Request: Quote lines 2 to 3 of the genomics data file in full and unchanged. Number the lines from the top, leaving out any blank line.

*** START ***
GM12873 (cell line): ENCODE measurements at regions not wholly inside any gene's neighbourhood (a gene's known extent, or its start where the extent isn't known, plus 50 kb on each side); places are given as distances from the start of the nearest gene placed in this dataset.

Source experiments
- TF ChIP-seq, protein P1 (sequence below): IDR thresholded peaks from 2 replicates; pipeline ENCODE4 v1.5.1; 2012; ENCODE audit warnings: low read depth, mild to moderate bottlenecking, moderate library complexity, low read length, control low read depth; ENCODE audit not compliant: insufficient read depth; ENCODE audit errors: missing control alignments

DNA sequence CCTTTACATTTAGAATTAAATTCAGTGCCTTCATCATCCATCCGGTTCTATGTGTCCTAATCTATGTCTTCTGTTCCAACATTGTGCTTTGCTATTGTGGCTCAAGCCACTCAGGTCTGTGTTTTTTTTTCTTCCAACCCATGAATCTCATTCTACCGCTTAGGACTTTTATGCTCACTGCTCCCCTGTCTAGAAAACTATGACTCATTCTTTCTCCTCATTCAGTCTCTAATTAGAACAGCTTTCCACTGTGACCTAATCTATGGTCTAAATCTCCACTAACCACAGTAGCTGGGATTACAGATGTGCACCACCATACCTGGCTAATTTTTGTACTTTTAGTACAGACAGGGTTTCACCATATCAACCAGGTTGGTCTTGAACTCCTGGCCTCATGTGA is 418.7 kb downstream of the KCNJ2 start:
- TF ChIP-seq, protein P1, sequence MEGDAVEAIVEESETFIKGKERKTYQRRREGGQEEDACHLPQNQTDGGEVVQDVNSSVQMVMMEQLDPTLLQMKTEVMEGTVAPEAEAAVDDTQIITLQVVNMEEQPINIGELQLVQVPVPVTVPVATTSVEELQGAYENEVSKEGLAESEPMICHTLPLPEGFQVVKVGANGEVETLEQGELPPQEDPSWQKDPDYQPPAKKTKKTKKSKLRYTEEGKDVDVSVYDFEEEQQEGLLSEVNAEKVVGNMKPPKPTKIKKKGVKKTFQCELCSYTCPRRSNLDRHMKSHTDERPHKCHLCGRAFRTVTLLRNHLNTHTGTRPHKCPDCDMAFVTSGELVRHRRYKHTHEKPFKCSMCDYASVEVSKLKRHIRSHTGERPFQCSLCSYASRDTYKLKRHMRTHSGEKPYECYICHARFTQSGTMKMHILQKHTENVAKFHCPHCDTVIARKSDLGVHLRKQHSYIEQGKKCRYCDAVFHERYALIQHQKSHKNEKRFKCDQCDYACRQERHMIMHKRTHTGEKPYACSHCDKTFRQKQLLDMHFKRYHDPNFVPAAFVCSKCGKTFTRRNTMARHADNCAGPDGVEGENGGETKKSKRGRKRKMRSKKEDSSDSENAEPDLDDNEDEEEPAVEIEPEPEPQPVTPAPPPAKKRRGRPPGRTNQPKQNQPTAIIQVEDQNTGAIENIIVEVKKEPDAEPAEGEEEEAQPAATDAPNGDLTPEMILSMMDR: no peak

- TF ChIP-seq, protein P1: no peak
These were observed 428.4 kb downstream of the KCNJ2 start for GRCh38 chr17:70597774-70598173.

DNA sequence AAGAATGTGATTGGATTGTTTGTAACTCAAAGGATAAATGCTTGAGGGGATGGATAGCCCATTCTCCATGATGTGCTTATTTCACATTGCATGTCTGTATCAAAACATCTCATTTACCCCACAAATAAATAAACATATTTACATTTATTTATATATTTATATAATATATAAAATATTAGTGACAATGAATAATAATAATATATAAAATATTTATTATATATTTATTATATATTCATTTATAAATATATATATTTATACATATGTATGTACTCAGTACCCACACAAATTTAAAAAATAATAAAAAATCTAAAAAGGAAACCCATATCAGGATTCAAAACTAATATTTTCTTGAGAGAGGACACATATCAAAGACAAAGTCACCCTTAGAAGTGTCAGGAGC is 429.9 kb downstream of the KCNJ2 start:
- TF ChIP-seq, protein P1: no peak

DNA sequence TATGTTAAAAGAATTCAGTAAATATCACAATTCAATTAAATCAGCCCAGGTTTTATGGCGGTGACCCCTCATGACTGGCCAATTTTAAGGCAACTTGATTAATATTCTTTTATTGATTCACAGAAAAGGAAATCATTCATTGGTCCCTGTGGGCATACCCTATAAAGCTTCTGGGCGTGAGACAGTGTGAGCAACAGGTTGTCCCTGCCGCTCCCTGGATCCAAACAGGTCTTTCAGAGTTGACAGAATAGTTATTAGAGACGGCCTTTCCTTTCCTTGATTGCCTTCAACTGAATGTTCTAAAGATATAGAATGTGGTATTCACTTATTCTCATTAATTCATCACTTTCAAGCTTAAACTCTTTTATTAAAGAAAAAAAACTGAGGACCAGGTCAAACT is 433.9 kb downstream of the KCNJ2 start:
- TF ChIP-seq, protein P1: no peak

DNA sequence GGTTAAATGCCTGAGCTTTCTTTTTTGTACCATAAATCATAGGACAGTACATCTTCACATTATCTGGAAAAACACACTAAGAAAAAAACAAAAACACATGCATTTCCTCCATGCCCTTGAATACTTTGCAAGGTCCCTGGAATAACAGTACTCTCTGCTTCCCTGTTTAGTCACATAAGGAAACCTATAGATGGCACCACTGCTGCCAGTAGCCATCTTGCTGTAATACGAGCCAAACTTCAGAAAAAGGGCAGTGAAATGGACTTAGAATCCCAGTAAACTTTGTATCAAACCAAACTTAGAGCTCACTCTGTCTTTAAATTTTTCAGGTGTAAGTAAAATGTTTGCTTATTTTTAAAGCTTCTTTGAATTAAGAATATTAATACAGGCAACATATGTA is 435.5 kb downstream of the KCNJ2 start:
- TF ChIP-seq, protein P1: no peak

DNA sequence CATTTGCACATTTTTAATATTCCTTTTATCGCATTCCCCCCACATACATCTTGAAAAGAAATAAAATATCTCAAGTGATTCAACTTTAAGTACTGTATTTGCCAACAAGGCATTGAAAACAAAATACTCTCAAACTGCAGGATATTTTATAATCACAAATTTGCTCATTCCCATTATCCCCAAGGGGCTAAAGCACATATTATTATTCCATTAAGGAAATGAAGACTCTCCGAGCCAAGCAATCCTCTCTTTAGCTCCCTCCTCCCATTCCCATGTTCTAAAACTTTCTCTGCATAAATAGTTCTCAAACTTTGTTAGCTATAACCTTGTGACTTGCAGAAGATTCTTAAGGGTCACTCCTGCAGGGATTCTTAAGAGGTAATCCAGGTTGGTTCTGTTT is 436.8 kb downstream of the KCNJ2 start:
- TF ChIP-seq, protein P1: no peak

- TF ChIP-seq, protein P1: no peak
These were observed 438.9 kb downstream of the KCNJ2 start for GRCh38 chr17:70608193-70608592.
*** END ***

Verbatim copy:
Source experiments
- TF ChIP-seq, protein P1 (sequence below): IDR thresholded peaks from 2 replicates; pipeline ENCODE4 v1.5.1; 2012; ENCODE audit warnings: low read depth, mild to moderate bottlenecking, moderate library complexity, low read length, control low read depth; ENCODE audit not compliant: insufficient read depth; ENCODE audit errors: missing control alignments